David portrays the beauties, and women in general, in a rather negative light, while sympathizing with the geeks and depicting them as naive, pitiable, and “adorable.” It is clear that she thinks the women on the show are dumb, lazy, and full of useless knowledge like popular culture references and slang terminology. On the other hand, she makes the geeks out to be the innocent playthings of the beauties, who break hegemonic norms by manipulating and dominating the men. For instance, the author says she felt sorry for Matt when Cecille put makeup on him because his explanation for letting her do it was that he felt lucky to be spending time with such a beautiful woman, which he never gets to do in his real life (i.e., when he is not starring in a reality television show that forces attractive women to live in a house and interact with socially awkward men). This goes back to the author’s claim that desirable women make smart men act less intelligent than they really are. Had Cecille not been a beautiful woman, Matt presumably would have objected to the makeover; however, since he wanted her to like him and wanted to continue spending time with her, he permitted her to do whatever she pleased, regardless of the humiliation and taunts he endured from other contestants.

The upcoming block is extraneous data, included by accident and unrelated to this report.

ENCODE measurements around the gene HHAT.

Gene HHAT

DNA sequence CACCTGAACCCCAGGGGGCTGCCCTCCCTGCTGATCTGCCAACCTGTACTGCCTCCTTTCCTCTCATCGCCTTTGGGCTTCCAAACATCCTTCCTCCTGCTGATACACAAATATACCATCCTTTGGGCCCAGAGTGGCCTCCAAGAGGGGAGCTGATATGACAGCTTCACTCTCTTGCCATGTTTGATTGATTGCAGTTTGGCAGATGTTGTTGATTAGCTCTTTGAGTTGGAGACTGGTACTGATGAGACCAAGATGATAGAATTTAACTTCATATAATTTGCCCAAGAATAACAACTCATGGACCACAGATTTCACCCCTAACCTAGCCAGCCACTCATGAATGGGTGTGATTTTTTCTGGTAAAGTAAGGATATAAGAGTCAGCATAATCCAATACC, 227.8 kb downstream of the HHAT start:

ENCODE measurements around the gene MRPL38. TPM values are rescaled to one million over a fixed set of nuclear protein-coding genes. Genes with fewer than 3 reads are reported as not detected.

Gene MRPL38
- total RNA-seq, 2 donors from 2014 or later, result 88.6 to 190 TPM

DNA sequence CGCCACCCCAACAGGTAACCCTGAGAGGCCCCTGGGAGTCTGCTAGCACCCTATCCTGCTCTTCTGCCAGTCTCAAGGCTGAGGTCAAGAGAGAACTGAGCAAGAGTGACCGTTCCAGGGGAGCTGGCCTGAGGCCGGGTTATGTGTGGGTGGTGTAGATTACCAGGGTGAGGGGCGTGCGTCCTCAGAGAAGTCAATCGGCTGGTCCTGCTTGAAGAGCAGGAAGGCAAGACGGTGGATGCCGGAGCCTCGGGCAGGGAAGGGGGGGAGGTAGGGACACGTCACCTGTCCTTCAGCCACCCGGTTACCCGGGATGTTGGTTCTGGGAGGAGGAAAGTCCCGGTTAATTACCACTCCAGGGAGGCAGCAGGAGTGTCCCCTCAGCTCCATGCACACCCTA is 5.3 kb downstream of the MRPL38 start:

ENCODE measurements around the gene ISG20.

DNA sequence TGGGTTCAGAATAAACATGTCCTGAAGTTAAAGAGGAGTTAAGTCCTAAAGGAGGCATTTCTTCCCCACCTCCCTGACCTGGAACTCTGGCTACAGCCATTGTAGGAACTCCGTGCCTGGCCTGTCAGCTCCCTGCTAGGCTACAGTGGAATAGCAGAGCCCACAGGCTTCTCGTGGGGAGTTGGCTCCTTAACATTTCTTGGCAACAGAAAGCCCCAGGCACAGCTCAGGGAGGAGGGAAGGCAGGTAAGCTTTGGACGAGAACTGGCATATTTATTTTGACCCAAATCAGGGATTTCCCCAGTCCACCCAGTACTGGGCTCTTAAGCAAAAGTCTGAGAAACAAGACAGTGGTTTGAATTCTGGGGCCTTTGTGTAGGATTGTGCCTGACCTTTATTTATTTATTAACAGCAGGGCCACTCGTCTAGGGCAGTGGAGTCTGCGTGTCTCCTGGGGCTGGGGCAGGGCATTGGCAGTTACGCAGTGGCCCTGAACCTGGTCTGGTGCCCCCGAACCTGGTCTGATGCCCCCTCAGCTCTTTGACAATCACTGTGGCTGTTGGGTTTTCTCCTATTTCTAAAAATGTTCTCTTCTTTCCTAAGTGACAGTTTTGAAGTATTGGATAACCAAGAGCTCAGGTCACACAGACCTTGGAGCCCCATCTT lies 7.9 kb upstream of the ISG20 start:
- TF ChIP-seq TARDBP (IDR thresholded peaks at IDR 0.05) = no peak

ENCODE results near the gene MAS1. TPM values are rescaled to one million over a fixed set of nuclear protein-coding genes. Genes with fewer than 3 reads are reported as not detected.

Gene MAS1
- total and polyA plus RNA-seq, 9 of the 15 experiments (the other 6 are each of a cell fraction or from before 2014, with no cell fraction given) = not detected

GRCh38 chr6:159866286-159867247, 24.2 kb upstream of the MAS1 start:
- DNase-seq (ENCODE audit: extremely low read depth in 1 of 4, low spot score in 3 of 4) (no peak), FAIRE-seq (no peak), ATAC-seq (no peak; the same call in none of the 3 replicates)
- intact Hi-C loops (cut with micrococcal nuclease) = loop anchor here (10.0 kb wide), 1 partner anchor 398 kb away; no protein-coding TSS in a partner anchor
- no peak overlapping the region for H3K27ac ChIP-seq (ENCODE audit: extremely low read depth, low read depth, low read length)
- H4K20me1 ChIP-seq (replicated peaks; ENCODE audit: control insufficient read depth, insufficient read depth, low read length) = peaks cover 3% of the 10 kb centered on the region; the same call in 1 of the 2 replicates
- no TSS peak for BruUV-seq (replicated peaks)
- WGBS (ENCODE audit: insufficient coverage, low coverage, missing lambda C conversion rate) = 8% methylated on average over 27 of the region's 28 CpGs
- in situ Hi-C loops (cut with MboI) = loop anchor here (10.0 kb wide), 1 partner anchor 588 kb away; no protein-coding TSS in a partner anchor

At one point in the article, David not only criticizes the females of Beauty and the Geek, but stereotypes other women as well. In discussing the situation between Matt and Cecille, she writes, “I had to wonder just how many IQ points breasts and platinum hair can deduct from a person’s mind.” David is undoubtedly referring to Cecille in this statement, but millions of other women also fit this physical description. It applies to many females who are not brainless and would not be perfect candidates for this show. Just because a woman has blonde hair and a large chest does not automatically make her an unintelligent, attention-seeking flirt whose passions include shopping and looking good. However, whether or not she intended to, the author does imply that interacting with any woman with “breasts and platinum hair” will make you dumber. In a piece about gendered television, John Fiske describes the typical soap opera villainess as a woman who "turns traditional feminine characteristics (which are often seen as weaknesses ensuring her subordination) into a source of strength. ...[S]he uses her insight into people to maniupulate them, and she uses her sexuality for her own ends" (474). Despite the fact that she is not a character on a soap opera, Cecille, who used her femininity and sexuality to win Matt over, seems to fit the description of a villainess. Again, Fiske, like David, (indirectly) portrays her and women like her in a negative, almost evil way.